President Donald Trump goes to his State of the Union speech Tuesday gloating over the Democrats' chaotic Iowa caucuses, sure of acquittal in his impeachment trial, and more optimistic than ever of reelection.
The Republican is turning what could have been the darkest week of his presidency -- with years of scandals crescendoing into only the third presidential impeachment trial in US history -- into a victory lap.
And the Iowa Democrats' mess up of the start of the primary season gifted him yet another boost ahead of November's presidential election.
"Nothing works, just like they ran the country," Trump said on Twitter.
The State of the Union is a grand set-piece in the US political calendar, a rare occasion when bitter opponents traditionally observe a truce while the president lays out a vision for the future.
Trump, however, will motorcade up Pennsylvania Avenue to the Capitol on the eve of his impeachment verdict and at a time of national rancor arguably unmatched for decades.
The White House promises the president will deliver an upbeat message on taking the podium at around 9:00 pm (0200 GMT Wednesday).
"I think the speech is going to have a very optimistic tone," a senior aide, who refused to be identified, told reporters.
But judging from the White House's preview, the address will sound more like a campaign speech, with praise for Trump's own policies, than a bid to bring the country together.
The main focus will be the strong US economy and the "blue collar boom," with the overall theme being dubbed the "great American comeback" -- a phrase echoing Trump's campaign slogan, "Make America Great Again."
- Unrepentant Trump -
The venue will be the House of Representatives, where just last December the Democratic majority impeached the president for abuse of power and obstructing Congress.
Sitting a few feet away will be House speaker Nancy Pelosi, whom Trump repeatedly insults in public, calling her "Nervous Nancy" and other nicknames.
A sea of hostile Democratic legislators will watch him from the seats, as will the Republicans who hold a majority in the Senate and are all but sure to declare him not guilty in the impeachment verdict vote on Wednesday.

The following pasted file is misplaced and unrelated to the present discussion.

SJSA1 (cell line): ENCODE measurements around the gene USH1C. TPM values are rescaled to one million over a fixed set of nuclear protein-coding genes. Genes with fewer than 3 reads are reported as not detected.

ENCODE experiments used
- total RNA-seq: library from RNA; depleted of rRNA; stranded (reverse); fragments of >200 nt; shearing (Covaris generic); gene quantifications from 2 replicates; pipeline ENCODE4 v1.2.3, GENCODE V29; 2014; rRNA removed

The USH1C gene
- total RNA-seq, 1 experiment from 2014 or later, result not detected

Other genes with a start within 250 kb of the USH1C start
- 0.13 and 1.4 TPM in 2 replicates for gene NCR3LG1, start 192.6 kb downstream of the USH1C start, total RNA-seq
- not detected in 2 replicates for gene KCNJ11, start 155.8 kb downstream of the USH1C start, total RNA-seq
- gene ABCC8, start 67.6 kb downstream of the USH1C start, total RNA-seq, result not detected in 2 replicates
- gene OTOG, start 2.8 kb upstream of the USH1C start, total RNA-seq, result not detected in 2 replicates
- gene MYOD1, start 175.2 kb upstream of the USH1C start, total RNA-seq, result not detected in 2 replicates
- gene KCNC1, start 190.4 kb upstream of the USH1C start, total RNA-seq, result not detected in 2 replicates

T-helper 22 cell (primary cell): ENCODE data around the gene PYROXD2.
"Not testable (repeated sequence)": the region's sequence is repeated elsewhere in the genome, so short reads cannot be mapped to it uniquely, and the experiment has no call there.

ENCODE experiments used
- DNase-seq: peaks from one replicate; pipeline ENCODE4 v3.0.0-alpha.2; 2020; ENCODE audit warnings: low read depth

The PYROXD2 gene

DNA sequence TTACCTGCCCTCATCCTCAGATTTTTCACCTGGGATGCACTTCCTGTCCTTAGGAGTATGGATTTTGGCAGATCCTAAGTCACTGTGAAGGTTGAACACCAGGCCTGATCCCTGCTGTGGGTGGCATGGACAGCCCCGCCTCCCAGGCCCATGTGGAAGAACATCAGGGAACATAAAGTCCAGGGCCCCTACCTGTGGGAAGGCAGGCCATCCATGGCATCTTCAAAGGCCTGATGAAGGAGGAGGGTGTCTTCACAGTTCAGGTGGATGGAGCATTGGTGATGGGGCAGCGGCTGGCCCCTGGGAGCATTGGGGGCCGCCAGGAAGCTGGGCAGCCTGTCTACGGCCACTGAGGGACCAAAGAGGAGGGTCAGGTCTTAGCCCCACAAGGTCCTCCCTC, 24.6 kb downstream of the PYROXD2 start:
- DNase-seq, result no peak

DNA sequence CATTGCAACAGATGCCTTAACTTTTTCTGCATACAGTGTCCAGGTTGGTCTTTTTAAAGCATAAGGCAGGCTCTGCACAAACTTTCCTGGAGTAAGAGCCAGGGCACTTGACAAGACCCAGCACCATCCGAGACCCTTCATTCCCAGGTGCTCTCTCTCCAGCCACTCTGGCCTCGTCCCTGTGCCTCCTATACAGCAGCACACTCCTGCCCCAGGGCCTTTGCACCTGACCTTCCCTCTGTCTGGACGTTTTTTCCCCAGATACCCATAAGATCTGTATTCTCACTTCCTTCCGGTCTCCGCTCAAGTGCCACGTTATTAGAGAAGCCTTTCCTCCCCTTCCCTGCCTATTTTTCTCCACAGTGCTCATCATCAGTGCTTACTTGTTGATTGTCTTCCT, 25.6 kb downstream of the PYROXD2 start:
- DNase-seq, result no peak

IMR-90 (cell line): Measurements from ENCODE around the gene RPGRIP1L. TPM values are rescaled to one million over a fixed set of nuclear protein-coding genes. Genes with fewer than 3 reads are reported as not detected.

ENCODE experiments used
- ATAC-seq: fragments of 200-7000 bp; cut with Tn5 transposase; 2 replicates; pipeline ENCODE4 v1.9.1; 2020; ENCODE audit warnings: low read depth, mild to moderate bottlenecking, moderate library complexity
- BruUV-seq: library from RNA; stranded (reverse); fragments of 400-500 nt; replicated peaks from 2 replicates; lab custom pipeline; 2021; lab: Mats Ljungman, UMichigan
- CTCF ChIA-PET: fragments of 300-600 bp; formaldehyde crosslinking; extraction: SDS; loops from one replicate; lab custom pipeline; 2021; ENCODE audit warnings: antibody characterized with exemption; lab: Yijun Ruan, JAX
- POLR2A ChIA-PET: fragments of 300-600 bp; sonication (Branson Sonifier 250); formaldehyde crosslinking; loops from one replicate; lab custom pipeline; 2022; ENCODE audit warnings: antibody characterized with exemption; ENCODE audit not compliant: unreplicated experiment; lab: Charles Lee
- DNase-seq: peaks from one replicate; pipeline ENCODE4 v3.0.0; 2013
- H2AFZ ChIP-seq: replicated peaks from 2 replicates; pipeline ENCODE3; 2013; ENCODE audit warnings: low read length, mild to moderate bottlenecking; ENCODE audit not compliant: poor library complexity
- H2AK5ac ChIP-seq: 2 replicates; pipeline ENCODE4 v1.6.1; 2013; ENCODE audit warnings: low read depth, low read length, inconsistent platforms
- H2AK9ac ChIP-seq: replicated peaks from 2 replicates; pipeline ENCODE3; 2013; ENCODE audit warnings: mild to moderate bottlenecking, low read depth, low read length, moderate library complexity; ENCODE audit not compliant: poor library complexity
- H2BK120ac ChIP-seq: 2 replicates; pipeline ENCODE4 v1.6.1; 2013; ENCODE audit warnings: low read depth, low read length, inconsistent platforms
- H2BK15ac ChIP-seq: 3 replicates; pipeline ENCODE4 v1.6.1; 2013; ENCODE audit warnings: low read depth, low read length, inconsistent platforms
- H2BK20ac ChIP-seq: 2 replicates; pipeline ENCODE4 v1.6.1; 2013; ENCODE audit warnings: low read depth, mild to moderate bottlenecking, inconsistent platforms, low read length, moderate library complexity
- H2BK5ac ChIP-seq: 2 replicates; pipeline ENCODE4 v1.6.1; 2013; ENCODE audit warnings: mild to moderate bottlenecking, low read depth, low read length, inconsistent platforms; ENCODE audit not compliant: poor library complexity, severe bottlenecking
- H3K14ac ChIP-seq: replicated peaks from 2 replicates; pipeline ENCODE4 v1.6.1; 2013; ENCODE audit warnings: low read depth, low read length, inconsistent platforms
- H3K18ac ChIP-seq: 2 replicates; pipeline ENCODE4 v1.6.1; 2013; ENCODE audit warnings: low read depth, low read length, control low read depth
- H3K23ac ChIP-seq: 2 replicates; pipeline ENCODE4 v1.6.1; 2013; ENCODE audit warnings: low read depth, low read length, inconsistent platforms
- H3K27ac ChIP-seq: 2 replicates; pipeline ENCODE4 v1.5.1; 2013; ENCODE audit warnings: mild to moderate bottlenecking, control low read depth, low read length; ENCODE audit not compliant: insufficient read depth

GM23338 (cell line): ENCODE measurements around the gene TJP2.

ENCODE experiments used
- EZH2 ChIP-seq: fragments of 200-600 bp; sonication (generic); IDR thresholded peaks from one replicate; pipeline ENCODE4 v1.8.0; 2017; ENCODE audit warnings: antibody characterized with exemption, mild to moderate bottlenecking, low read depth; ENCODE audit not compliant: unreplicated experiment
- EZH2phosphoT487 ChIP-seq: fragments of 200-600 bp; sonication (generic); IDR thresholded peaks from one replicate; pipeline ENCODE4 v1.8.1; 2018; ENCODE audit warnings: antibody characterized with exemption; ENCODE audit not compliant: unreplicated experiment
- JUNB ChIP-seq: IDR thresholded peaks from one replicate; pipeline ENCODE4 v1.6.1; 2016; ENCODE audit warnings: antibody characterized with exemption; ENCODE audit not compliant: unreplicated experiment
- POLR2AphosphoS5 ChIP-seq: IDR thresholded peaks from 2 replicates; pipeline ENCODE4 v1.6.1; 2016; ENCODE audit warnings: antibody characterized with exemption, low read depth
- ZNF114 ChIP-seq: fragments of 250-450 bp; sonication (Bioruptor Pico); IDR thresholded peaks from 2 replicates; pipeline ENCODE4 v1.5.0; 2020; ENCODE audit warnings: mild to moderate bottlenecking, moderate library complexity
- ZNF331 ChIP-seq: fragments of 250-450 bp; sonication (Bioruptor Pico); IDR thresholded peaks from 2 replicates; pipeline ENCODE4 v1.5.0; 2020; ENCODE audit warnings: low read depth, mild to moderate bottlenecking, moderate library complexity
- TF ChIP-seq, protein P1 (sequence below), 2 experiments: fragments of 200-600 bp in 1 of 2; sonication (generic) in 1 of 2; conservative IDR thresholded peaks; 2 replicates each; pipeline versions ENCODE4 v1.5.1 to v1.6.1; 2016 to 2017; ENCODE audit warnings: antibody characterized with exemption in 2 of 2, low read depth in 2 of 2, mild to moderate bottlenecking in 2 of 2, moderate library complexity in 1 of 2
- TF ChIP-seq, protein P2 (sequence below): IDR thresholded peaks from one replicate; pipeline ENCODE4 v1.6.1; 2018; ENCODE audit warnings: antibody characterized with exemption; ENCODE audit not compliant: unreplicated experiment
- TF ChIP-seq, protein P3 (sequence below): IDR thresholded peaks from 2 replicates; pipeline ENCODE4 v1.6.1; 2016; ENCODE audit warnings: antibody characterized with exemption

The speech could in theory be an opportunity to heal a nation boiling over in mistrust.
Trump could express regret for what even several of his own Republican senators publicly say was wrongful behavior in pushing Ukraine to open a questionable corruption probe against one of his main Democratic presidential opponents, Joe Biden.
Or he could seek to calm the waters by entirely avoiding the topic of impeachment, just as Bill Clinton did during his post-impeachment State of the Union in 1999.
White House officials say they don't know what he'll do.
"It's never safe to assume anything," the aide said, when asked if impeachment would be kept out of the speech.
Republican Senator Roy Blunt told The New York Times Trump should "avoid" the "I" word.
"It's an opportunity to move on," Blunt said. "The other option is to address it head on -- and he is often a head-on kind of guy."
- No end in sight -
Even though the impeachment proceedings will end with Wednesday's verdict vote, the Democrats say they'll keep going at Trump, whom they accuse of seeking to cheat in the upcoming election.
"The plot goes on, the scheming persists and the danger will never recede," Adam Schiff, the lead impeachment manager, said Monday, challenging Republicans to "speak the awful truth."
While the Senate is safe ground for Trump, the Democratic majority in the House is expected to continue aggressive probes of Trump's alleged corruption.
Meanwhile, the main fight is expected to shift to the campaign trail ahead of November.
Trump has barely stopped campaigning since the day he took office in 2017 and his team boasts strong funding and organization.
The Democrats, by contrast, are deeply divided between the left wing of Bernie Sanders and moderates like Biden.
Their cause suffered another setback with the organizational confusion in Iowa, an event that was meant to have showcased the party's energy and hunger to take on Trump.
Next week it will be New Hampshire holding a primary and from there the pace of the competition to get the party nomination will pick up.
Trump predicts he will trounce his eventual opponent. He got yet more good news on Tuesday with a Gallup poll showing his approval rating at its highest ever: 49 percent.
Support was up both among Republicans and independents, though opposition among Democrats had deepened more than ever, the poll found.